Last night I put three very important items in my fridge to thaw: a chicken, a duck, and a turkey. That's right, I'm making turducken for Thanksgiving this year. I've thought about making a turbaconducken (say it like the Swedish Chef on The Muppets would say it), but I decided that I'd better just work on getting a regular turducken right first.
The most expensive of the birds would normally be the turkey (mine was labelled as almost $25), but my local grocery store is selling 12 to 14 pound turkeys for only $6, with the purchase of $25 worth of other groceries. But since this is Thanksgiving, we already had that many groceries that we needed to buy anyway.
The idea on the turducken was to build a composite recipe from five other existing recipes online. This proved to be more difficult than I expected. The basic idea behind the turducken is this: remove all (actually, just most, from what I can tell) of the bones from all three birds, then stuff the chicken inside the duck and the duck inside the turkey, with stuffing between all three layers. As it turns out, a lof of people have a lot of different ways to accomplish this, and as we already know, a lot of people really don't know how to write recipes.
This can be partially forgiven with the turducken. It would seem that this dish is all about technique. Don't even think about making it unless you're really good at deboning poultry. Then there's the matter of how to stuff the birds inside each other. We also need at least one additional recipe, which is the stuffing to go between layers. This explains why so many photos accompany the recipes. Unfortunately, as we have seen in myriad videos on Make and Instructables that shouldn't have been on Make and Instructables, video can be an especially poor replacement for well-written instructions, and people that try to get away with letting the photos tell the whole story are just as bad.
Even worse, some of the recipes couldn't be so kind as to call for "X cups of stuffing", etc. They had to provide a recipe for the stuffing, and didn't bother to mention the yield. One of the worst offenders would call for "4 servings Andouille smoked sausage" and then provide a recipe that yielded 5 cups, but did not specify how large a serving was. The composite recipe was a mess, and due to format that I was using, did not go into any detail about the construction and cooking of this dish. When I first started working on the composite recipe, I hadn't even bought the ingredients, and it was already one of the toughest recipes I'd ever tackled.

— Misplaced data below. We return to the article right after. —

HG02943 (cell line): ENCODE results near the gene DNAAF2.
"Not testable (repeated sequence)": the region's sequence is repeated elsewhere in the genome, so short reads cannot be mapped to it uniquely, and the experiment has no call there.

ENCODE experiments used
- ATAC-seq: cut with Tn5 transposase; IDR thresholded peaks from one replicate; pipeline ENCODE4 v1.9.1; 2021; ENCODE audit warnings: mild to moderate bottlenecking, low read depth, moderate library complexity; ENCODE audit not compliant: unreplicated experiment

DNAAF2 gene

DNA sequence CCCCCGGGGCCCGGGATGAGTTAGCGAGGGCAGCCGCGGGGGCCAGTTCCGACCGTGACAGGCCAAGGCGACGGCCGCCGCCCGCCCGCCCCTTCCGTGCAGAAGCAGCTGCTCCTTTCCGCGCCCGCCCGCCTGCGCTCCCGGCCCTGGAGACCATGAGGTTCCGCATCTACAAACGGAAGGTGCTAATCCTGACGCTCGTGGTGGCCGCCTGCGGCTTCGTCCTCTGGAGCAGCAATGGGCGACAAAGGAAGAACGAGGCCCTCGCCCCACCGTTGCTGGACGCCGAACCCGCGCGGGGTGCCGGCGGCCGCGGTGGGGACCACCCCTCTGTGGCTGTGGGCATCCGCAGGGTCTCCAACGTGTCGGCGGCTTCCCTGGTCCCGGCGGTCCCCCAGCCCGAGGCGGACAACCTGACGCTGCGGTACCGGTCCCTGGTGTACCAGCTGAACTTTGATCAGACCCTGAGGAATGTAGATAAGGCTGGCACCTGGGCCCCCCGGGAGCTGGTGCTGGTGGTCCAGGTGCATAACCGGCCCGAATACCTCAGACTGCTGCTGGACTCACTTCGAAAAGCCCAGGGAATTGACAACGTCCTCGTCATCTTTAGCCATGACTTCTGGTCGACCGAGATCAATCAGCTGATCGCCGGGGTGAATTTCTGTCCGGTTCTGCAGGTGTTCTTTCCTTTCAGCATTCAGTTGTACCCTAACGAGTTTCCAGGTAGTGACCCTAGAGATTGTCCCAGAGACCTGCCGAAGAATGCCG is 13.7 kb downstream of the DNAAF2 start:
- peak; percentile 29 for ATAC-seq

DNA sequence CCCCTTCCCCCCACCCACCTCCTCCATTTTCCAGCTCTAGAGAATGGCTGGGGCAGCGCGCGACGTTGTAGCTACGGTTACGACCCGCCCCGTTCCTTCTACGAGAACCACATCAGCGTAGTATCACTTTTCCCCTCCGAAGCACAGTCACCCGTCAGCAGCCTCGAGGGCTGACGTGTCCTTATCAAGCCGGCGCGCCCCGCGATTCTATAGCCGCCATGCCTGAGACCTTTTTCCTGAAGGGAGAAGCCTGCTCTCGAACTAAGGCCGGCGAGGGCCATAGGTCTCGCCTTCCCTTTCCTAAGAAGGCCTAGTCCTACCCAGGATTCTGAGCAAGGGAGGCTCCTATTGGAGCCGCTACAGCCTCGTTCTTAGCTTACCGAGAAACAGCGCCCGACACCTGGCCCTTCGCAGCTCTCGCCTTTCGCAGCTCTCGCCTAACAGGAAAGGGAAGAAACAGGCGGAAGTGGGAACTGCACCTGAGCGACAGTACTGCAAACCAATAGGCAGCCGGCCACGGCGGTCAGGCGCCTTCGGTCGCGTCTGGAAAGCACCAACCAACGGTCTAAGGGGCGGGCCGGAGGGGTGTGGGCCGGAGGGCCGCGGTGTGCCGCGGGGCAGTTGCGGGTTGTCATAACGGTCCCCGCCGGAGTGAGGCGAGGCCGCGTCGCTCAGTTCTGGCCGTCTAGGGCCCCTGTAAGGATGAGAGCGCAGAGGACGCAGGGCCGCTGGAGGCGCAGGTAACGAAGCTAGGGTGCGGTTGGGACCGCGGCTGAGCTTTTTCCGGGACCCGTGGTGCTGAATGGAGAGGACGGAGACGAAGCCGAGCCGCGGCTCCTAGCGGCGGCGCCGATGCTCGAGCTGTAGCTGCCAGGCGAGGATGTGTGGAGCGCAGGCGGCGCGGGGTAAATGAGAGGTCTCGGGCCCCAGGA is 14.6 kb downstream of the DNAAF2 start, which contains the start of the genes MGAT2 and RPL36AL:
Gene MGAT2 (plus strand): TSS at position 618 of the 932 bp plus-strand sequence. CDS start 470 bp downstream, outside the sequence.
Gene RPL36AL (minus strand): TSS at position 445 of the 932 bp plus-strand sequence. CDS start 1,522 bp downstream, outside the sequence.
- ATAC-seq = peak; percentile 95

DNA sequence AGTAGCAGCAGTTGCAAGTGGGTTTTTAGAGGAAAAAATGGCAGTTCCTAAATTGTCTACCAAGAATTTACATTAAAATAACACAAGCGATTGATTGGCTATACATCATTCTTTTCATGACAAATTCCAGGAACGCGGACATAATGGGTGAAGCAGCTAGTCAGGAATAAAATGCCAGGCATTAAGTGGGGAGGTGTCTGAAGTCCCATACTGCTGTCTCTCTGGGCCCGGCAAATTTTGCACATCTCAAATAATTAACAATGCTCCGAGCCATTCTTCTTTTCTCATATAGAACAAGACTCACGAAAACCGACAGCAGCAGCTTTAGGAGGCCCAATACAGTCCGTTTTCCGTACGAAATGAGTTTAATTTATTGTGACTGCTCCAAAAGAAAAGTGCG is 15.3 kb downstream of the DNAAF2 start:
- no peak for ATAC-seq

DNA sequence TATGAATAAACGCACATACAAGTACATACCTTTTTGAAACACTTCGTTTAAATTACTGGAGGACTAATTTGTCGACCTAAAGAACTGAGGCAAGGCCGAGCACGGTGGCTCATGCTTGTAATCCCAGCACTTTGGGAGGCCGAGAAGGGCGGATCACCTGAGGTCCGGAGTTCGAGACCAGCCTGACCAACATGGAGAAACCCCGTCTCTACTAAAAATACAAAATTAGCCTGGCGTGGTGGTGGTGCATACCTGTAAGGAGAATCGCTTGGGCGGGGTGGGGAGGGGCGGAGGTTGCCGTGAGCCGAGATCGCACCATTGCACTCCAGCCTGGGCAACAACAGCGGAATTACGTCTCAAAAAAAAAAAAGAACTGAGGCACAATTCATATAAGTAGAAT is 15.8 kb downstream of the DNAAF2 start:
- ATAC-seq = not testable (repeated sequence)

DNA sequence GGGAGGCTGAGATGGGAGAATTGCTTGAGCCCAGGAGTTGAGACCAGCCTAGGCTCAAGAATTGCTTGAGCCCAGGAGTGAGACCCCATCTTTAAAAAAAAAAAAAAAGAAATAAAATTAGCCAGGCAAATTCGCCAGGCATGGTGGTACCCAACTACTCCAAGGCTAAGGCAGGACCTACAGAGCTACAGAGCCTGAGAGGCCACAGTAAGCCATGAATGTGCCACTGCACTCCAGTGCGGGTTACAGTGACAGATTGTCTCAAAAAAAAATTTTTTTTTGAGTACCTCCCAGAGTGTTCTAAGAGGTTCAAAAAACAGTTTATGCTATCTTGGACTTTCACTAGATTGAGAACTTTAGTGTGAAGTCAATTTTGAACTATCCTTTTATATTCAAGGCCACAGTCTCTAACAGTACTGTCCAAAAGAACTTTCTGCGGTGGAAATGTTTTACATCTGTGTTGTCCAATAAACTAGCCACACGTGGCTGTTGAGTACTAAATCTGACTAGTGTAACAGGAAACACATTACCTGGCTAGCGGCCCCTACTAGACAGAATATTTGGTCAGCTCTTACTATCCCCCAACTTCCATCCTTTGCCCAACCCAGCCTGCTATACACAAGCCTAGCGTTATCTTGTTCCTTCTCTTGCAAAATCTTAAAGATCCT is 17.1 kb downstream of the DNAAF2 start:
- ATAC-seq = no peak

So here's the drill. As has become tradition, my family is having our Thanksgiving dinner on Friday, so that all of the siblings can spend Thursday with their spouses' families. Since my wife and I will be done with everything by mid-afternoon, we'll be picking up my brother on the way home, and he will help me assemble this monstrosity. My camera has been acting funny lately, but I will try and get a detailed photo journal of the whole experience. Once assembled, the raw turducken will be covered and placed in the fridge overnight, and then put in the oven Friday morning to be done in time for our lunchtime Thanksgiving meal.
I hesitate the post what I have of my composite recipe right now, partly because I haven't finished working out the plans for my own recipe, and partly because the rest of the recipes were such a mess that they wouldn't look good. But that doesn't mean I can't at least post the links to the recipes that I will be studying over the next few days:
Turducken Recipe from About.com
Turducken by Paula Deen
Untested Turducken from RecipeZaar
"Award Winning Turducken Recipe" from CajunGrocer
Illustrated Turducken Recipe from Instructables
The sizes of the birds that I have picked up are:
Turkey: 14.11 lbs
Duck: 5.51 lbs
Chicken: 3.80 lbs
I still need to formulate a stuffing recipe. This would be trivial, except that my sister-in-law has some food issues. I thought about making cornbread stuffing, but milk proteins make her sick. I'm still unsure as to how she'll respond to a sourdough stuffing or something. I'll be consulting with them, and coming up with something soon, I hope.
If anyone else wants to try out this monstrosity while I do, feel free to post a link here for everyone to see. I'll be posting my version hopefully on the following Saturday, barring any unforeseen events.
We've made cornbread with Silk before. I personally don't like the way it tastes plain, but it works well in recipes or on cereal. Even the light varieties.ReplyDelete